I live in one of the suburbs trialling the "once a fortnight" garbage collection pilot program.
Despite having three active compost piles, two recycling bins, (yes, we pay extra for this), 80 per cent of our weekly groceries as fruit and vegetables, and a family of two, our garbage bin is completely full come the fortnightly collection day.
Others in the suburb, who live similarly but have larger families, comment on their overflowing bins.
On two occasions, we have required the contractor to return to completely and properly empty our bin; an issue if you push too hard on the contents to try to close the lid.
Overflowing bins with raised lids invite vermin, maggots and bird and animal attacks.
Chris Steel MLA claims there is "huge support" for fortnightly collections however we have yet to be surveyed regarding this pilot. Where is the data supporting his claim coming from?
Our rates have increased, yet our tree-lined streets and blocked drains are rarely swept of fallen leaves and we're lucky if our pathless reserves have more than one mowing of a one-person path cleared through the surrounding waist-high grass in summer.
If the ACT government wants a long-term, cost-saving, fortnightly garbage collection, then put some of our ever-increasing rates towards a one-off, free, much larger, garbage bin.
Trisha Benson, Cook
Rubbish policy will cost votes
The decision to reduce garbage collection to fortnightly is another straw on the stack for people to vote against the Barr. Despite the ACT Liberals still short of being a viable choice people might decide enough is enough and consign local Labor and the Greens to the garbage bin of history. On-the-job training is not unheard of.
Yuri Shukost, Isabella Plains
Good for the goose
Doug Steley (Letters, March 30) of course the budget is one to try and save the LNP at the next election. Do you really believe that Labor would do any different if the boot was on the other foot. They have been notorious for wanton spending when in power. Why was that do you think?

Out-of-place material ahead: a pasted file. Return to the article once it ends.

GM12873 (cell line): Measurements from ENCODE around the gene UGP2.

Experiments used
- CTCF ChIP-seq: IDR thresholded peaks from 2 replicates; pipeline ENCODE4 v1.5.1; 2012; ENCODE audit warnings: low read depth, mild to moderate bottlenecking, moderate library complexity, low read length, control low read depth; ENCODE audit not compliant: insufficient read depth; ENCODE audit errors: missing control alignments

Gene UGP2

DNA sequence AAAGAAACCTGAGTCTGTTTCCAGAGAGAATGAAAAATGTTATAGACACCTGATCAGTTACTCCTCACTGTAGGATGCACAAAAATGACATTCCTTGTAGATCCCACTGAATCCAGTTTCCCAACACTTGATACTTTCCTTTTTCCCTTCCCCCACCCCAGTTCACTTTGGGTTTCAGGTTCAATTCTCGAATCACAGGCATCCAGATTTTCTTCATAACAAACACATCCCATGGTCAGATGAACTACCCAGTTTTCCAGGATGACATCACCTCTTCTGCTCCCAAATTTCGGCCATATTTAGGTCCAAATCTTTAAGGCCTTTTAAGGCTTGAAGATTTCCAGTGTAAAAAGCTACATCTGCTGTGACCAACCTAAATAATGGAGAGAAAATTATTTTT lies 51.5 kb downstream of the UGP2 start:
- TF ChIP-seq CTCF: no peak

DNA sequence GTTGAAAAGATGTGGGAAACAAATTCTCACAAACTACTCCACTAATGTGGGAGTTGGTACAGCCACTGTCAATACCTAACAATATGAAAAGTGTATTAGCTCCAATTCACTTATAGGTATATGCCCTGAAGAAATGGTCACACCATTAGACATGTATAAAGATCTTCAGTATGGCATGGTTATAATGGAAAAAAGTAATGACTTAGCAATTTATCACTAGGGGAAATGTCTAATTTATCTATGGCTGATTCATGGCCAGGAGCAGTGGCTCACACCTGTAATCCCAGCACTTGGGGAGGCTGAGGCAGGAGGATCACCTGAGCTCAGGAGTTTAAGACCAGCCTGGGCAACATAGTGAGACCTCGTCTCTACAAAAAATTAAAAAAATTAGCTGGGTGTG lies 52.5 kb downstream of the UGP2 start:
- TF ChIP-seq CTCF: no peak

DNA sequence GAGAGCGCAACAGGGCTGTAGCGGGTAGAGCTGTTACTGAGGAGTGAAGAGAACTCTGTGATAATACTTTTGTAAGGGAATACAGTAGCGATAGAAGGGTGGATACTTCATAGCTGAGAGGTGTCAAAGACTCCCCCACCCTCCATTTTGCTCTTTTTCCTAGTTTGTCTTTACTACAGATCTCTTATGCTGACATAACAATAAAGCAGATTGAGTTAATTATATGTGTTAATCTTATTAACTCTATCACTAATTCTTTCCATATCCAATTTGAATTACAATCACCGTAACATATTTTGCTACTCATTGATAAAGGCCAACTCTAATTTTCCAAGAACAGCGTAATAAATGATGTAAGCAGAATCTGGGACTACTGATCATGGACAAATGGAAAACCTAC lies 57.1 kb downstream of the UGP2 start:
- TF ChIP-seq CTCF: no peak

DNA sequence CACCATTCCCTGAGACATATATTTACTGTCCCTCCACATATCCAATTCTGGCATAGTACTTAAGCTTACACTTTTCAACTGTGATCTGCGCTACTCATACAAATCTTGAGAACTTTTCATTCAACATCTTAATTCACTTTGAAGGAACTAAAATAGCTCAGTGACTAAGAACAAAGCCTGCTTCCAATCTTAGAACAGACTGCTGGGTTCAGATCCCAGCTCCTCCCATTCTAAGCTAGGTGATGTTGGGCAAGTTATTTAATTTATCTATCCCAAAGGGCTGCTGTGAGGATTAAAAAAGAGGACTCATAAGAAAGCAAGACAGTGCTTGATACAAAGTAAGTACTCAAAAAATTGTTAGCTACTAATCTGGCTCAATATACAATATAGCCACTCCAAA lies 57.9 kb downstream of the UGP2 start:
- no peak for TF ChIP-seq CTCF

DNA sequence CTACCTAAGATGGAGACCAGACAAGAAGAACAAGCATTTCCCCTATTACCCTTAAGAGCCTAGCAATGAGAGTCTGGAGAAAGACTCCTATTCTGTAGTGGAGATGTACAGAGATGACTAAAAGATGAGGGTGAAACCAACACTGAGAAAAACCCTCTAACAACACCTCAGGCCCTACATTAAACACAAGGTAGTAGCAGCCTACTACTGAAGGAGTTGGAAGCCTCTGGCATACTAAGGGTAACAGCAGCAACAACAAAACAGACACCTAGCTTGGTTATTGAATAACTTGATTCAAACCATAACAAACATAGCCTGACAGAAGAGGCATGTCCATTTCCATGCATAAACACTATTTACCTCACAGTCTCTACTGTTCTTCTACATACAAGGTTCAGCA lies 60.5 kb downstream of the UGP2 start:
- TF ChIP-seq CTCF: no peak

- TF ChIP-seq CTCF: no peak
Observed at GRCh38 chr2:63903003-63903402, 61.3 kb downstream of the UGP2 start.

Alex Wallensky, Broulee, NSW
Vanstone's balance questionable
Amanda Vanstone's article on Labor and Kitching (The Canberra Times, March 31) seems less balanced than her usual efforts; in fact it looks as though it could have been written for the Murdoch press. I can only think this article must have been written before Tuesday's outburst from Liberal Senator Fierravanti-Wells about bullying from the PM and the Coalition. Anyway, whether or not Amanda has a temporary red face, I will continue to look forward to her contributions.
Michael Duffy, Curtin
The return of blackbirding?
Almost exactly 118 years ago on March 31, 1904, the Deakin government, with support from the Labor Party led by Andrew Fisher, banned the importation of labour from the Pacific Islands.
The practice had a dirty history amounting to slavery at its worst and cruel exploitation in return for low and often garnisheed wages at best.
So what's happening now 118 years later? The LNP is reintroducing recruitment from the Pacific Islands as a way of addressing farm labour shortages but they are effectively doing nothing about the wage exploitation that is so rife in the sector.
Just another example of the total lack of moral scruples at the helm of this government and another reason why it doesn't deserve another term.
Keith Hill, Clifton Beach, Qld
Resurfaced road a rough ride
I was dismayed to find the new road resurfacing on Wentworth Ave to be the horrible, noisy and uncomfortable coarse chip road surface used on Gungahlin Drive.
Driving from the existing smooth road to the new coarse road is like driving into an earthquake. I can only imagine the residents along this road find the tyre noise to be unbearable now. I also feel for any unlucky pedestrians or cyclists who may fall on the road.
Please ACT Roads; go back to the smooth bitumen.